Earlier this afternoon, I wandered over to Southwark for a genuinely rare treat – a general open day at the London Fire Brigade Museum. By coincidence, just as I arrived, I spied Caroline of Caroline’s Miscellany coming out, so it was almost as if the London bloggers were on a tag team. One in, one out.
The museum itself is split into two buildings, one – a former fire engine garage holds the “big boys toys”, while a nearby building hosts a museum of smaller collectables.
Going into the garage first, there is a smallish, but interesting collection of old fire fighting engines and some much earlier hand pumps. It’s a bit cramped in there, and difficult to get up close and personal with some of the really older stuff, but there is a big classic fire engine (with bell!) to excite people. In total, seven five engines – dating from 1750 to 1980 – are on show.
As I wandered round the nearly empty shed, someone who sounded like a member of staff was overheard to comment that it was quite busy! As I left, a small army of children was being herded into the building.
The remainder of the museum is housed in the imposing building next door. Built in 1820, Winchester House – for that is its name – was both home and workplace to London’s chief fire officers between 1878 and 1937.
In here, things got a lot more interesting, as there are two whole floors full of memorabilia running from the early emergency of fire fighting and insurance, aptly just after the Fire of London in 1666, up to modern times. Laid out in the rooms which would have originally been offices and private quarters, this part of the museum took up most of my visit and is packed full of glass cases and displays to look at.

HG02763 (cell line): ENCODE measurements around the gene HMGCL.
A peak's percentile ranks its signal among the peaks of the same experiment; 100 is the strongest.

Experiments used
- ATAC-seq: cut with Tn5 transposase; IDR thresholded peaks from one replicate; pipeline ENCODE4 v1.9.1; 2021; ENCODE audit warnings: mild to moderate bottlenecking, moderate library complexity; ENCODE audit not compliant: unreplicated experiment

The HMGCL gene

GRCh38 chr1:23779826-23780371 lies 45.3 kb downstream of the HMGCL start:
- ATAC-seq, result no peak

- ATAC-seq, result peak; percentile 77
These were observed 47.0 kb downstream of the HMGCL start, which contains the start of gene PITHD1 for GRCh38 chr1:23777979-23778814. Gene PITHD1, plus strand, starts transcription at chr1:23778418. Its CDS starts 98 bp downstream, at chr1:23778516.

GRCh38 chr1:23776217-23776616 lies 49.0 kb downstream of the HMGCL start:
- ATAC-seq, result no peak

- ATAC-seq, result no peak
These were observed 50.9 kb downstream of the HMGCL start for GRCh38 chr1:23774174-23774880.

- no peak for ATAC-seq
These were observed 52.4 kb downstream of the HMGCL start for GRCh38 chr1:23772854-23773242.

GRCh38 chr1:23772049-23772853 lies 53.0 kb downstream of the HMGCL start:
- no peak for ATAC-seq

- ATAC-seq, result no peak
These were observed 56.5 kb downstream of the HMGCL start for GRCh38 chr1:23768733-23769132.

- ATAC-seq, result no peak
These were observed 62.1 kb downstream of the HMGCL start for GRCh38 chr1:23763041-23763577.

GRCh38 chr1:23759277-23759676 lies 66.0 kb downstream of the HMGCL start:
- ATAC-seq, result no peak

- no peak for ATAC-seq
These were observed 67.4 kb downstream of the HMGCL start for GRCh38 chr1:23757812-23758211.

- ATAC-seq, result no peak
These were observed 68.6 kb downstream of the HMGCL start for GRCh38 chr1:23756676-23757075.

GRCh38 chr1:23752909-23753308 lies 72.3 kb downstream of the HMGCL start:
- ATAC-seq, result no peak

The ubiquitous gift shop was largely dominated by plastic fireman’s hats for the kids to play with and some clothing. However, it also had a small collection of books. A guidebook looked a bit lightweight, but they had more heavyweight tome with a good listing of London’s fire stations, which could prove interesting. My traditional purchase of a branded mug was also carried out :)
The museum normally charges £3 admission, although today was free as part of the Story of London events – and even at £3 would be very good value for money.
However, the place is not actually open to the public to visit!
I exaggerate – slightly – the public can visit, but only by booking a tour with the museum, and only on Mon-Fri. This is a museum that is to all practical effect, closed to the average adult visitor.
The museum reportedly gets around 6,000 visitors per year, and I am convinced the visitor numbers would soar upwards if only it was open on a Saturday! If it were a private museum, then they could do whatever they want – but the running costs come from a taxpayer subsidy of around £80,000 a year. Last year, plans to close the museum were scrapped, which is excellent news, but they really need to make it easier for us tax payers to actually visit the place.
During the meeting to save the museum, it was noted that the museum doesn’t really appeal to kids, and is not interactive or modern. However, why does every museum now have to dumb down to the lowest common denominator and only appeal to children? What’s wrong with static displays of artefacts that people can look at? Does everything have to be in plastic day-glo boxes and computer screens now?
I found it to be a very impressive museum – it’s just a pity that it is so damn difficult to visit the place.
If change has to happen, then my personal suggestion would be to move the museum to a larger site, and try to merge it with collections from the other emergency services to create a “destination” that could easily rival the Transport Museum for visitor traffic. Just don’t make the traditional presumption that the only people who visit museums are school children, as some of us (childless) adults quite like visiting them as well – especially at weekends.
Photos at my usual Flickr account.